The District government has taken the unusual step of canceling a city contract with the agency it has long used to provide services for the elderly in much of Southeast.

In taking the action, city officials cited the financial difficulties of Southeast House and concerns about whether it was capable of expanding services to the elderly.

Southeast House, 1225 Maple View Place SE, had been one of six lead agencies that the Office on Aging contracted with to oversee a range of nutrition, social and transportation programs for the city's estimated 109,000 senior citizens. Each agency looks after the elderly in a specific geographic area.

Termination of the Southeast House contract breaks a relationship that dates back nearly a quarter of a century. Southeast House has been an important member of the network of city services for elderly residents since the mid-1970s, when council members Polly Shackleton and Marion Barry collaborated to push through a law establishing the D.C. Office on Aging.

The contract continued throughout the Barry administration, even after a pattern of financial irregularities at Southeast House was reported. In the late 1970s, the agency's board of directors discovered a $112,000 deficit and two cases of alleged embezzlement.

Southeast House, established in 1929, filed for bankruptcy nearly six years ago because of tax difficulties, according to James A. Bellamy, its executive director. He said the agency failed to pay employee payroll taxes to the D.C. and federal governments in the early 1980s. Penalties and interest have pushed the agency's tax bill to about $300,000, he said.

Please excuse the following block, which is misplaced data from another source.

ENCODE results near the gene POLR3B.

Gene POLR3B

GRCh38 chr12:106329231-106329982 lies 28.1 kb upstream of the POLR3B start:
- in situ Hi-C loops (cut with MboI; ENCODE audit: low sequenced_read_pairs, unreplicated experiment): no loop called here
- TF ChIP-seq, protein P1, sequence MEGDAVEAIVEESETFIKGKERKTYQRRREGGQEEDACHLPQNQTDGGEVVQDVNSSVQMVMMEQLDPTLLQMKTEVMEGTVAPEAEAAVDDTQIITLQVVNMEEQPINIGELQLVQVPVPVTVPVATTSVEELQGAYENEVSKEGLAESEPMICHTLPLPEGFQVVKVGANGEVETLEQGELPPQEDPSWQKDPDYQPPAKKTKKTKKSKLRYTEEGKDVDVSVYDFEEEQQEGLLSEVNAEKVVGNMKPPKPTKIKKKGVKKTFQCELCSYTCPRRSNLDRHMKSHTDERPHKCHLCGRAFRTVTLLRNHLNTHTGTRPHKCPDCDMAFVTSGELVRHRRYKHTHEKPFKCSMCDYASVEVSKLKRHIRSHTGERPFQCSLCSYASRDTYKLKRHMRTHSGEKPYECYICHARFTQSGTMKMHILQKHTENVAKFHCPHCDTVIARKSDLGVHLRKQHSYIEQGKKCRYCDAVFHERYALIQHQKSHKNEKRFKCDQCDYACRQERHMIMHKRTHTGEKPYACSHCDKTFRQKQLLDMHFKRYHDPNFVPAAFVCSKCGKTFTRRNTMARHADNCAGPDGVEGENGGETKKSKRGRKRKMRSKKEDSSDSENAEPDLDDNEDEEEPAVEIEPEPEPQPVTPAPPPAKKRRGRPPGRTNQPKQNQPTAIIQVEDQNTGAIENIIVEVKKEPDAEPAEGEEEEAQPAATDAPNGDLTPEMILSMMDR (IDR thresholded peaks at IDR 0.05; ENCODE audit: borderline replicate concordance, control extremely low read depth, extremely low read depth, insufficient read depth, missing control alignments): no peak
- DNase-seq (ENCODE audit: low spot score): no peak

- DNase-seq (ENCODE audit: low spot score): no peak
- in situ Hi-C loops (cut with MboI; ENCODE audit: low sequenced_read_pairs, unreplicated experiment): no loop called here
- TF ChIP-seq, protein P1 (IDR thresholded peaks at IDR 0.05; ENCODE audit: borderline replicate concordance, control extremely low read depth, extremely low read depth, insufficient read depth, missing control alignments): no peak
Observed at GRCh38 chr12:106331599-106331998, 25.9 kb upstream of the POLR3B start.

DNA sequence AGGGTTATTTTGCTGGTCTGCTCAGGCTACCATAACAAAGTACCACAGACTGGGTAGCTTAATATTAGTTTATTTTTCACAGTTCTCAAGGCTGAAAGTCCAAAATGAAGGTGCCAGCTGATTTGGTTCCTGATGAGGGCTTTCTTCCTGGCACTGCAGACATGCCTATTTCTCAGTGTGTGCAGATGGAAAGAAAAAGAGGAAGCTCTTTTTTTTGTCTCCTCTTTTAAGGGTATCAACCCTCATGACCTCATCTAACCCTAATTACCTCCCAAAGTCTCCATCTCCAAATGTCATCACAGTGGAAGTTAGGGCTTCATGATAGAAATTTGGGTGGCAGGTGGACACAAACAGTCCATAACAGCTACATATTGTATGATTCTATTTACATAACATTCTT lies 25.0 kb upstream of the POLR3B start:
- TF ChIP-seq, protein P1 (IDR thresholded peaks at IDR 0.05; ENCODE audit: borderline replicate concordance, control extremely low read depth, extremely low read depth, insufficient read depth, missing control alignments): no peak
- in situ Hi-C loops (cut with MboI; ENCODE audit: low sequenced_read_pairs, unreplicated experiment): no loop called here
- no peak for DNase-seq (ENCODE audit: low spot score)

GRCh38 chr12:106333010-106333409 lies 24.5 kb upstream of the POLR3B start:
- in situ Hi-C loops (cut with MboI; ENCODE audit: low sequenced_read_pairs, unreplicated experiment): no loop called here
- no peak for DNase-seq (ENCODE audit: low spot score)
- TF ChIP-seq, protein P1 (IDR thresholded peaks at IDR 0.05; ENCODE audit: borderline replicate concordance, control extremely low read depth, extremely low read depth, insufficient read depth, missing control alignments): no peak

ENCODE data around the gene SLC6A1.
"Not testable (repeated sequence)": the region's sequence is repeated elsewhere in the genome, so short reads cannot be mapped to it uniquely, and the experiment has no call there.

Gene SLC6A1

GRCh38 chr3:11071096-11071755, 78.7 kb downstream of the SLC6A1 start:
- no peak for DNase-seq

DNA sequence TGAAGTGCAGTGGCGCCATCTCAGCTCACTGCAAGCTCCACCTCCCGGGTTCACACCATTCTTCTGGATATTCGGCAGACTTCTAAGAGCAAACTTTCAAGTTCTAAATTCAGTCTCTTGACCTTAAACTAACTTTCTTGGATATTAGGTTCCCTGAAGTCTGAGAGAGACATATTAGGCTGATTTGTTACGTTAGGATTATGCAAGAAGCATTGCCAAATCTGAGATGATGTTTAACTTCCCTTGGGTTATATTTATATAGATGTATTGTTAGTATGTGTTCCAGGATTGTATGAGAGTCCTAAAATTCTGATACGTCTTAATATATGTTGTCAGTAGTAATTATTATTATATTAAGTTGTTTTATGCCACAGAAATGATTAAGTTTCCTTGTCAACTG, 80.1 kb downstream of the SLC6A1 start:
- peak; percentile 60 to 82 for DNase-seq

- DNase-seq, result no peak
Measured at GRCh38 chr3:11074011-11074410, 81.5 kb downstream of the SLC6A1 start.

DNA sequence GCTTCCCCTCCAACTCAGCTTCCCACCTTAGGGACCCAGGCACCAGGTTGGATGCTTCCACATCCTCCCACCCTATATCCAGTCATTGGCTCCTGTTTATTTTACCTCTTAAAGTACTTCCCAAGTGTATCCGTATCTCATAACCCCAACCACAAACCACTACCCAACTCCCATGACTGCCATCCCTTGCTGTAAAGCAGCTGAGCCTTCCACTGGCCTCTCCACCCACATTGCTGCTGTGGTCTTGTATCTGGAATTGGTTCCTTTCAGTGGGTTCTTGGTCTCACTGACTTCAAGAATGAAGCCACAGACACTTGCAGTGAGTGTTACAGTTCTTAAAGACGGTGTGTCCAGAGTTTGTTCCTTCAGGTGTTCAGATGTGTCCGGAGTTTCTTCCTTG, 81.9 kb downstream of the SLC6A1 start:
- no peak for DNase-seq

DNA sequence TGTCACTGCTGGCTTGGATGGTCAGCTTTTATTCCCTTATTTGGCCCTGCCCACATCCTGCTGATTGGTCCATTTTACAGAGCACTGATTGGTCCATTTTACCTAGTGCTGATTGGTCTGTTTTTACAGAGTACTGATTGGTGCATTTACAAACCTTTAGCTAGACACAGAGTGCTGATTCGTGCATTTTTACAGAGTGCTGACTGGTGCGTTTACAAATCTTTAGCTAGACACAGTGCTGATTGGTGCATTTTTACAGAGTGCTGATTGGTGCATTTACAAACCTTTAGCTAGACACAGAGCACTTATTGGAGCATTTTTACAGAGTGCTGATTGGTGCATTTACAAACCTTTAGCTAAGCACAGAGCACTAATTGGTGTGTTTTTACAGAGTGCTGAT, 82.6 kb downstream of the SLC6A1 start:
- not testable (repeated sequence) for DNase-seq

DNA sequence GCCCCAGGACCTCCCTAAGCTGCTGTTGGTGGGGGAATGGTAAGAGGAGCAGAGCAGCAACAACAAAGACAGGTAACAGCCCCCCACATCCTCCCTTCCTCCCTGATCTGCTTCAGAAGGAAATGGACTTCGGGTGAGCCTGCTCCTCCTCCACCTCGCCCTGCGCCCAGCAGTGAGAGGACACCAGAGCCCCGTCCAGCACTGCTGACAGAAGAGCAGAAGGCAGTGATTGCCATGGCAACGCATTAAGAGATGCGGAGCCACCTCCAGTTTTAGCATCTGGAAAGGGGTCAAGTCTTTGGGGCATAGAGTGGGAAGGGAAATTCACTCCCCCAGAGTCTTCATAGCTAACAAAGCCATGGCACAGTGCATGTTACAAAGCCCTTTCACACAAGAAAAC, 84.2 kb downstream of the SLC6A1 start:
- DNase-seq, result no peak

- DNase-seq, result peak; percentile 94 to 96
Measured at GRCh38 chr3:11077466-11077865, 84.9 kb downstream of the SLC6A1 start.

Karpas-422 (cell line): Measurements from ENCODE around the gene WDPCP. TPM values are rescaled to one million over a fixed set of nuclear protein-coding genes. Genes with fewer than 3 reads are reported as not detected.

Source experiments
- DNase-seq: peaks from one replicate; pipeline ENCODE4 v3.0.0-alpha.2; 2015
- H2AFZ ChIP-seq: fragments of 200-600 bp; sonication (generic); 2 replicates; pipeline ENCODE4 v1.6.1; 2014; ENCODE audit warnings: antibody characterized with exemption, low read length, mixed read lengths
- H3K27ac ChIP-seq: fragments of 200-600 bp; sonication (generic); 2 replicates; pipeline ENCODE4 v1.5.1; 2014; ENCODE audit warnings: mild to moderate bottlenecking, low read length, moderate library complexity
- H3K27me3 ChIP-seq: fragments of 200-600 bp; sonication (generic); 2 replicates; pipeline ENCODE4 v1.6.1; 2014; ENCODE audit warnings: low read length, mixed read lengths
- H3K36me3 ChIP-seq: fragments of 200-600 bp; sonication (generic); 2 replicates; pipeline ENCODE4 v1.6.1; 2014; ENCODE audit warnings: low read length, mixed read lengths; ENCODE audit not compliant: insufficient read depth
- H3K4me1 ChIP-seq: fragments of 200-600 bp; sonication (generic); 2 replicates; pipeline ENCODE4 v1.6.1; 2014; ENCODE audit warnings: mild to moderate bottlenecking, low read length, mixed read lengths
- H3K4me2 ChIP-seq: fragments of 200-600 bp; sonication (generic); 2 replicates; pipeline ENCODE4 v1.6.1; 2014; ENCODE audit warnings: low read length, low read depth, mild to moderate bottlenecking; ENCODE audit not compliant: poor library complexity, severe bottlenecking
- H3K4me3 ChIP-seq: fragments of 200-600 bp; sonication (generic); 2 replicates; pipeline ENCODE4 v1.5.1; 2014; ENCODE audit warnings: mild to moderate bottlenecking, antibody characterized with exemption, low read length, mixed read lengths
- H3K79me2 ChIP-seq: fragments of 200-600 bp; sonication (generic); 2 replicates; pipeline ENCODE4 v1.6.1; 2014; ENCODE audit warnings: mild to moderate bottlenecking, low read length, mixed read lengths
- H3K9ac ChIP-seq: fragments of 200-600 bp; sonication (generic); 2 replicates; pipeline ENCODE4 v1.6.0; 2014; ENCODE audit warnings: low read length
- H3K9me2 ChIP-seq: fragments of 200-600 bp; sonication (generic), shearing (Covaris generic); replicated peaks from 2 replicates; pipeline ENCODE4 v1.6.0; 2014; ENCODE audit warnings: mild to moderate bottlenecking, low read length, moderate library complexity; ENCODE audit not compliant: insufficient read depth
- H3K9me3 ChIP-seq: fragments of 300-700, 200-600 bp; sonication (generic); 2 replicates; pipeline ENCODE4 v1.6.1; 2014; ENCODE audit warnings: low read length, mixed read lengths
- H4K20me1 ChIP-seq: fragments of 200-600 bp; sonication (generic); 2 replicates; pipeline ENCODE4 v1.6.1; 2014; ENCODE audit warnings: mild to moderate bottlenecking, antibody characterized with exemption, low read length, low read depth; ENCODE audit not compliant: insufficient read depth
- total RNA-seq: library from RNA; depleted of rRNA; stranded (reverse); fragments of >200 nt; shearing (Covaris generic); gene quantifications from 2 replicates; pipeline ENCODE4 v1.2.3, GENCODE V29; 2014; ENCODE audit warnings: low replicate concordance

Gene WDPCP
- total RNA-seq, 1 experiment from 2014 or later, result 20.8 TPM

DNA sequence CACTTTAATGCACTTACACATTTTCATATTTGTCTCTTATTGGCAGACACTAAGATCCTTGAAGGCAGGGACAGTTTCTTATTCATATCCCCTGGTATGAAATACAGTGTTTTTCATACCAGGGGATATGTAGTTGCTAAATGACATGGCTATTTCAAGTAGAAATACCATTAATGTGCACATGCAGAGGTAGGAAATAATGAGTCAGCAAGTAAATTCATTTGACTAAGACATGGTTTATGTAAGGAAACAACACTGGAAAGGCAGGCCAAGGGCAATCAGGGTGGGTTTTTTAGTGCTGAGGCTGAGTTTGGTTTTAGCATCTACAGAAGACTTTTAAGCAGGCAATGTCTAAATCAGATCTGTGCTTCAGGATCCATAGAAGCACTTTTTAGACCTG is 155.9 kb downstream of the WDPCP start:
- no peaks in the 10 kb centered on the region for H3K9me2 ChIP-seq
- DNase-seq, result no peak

E. Veronica Pace, director of the Office on Aging, said she notified Bellamy in a meeting in July that his agency's $421,000 contract would be terminated as soon as a replacement was found. The termination occurred Dec. 1.

Bellamy said Southeast House took steps to alleviate some of its indebtedness by pressing for passage of a bill that would have eliminated the estimated $109,000 in back taxes owed to the city. The bill, sponsored by then-council member Nadine P. Winter, was introduced in August but died in committee in the final days of December.

Another issue, Pace said, was Southeast House's failure to expand meal services and other programs for the elderly in its service area, which included Wards 6 and 7 east of the Anacostia River. The number of older persons served at group meal sites operated by Southeast House had been shrinking in recent years, she said.

"We worked with the agency over a long period of time, hoping to see some positive movement, but there was not sufficient progress," Pace said.

The contract was transferred to Greater Southeast Center for the Aging, 1380 Southern Ave. SE, without any interruption of services, Pace said. Greater Southeast will oversee the operation of 10 group lunch sites serving 300 people each weekday, deliver meals to an estimated 460 homebound elderly residents and provide transportation and other services.

The 22-person staff employed by Southeast House to administer the elderly services has been moved to Greater Southeast Center, said Gloria Anderson, president of the center.

Bellamy said his agency is struggling to resolve its financial problems with about seven remaining people.

Southeast House still holds two other contracts, Bellamy said. One is a $230,000 community services block grant of federal money for housing assistance and employment help. The other is a $24,000 grant from the D.C. Department of Employment Services for job training for young people.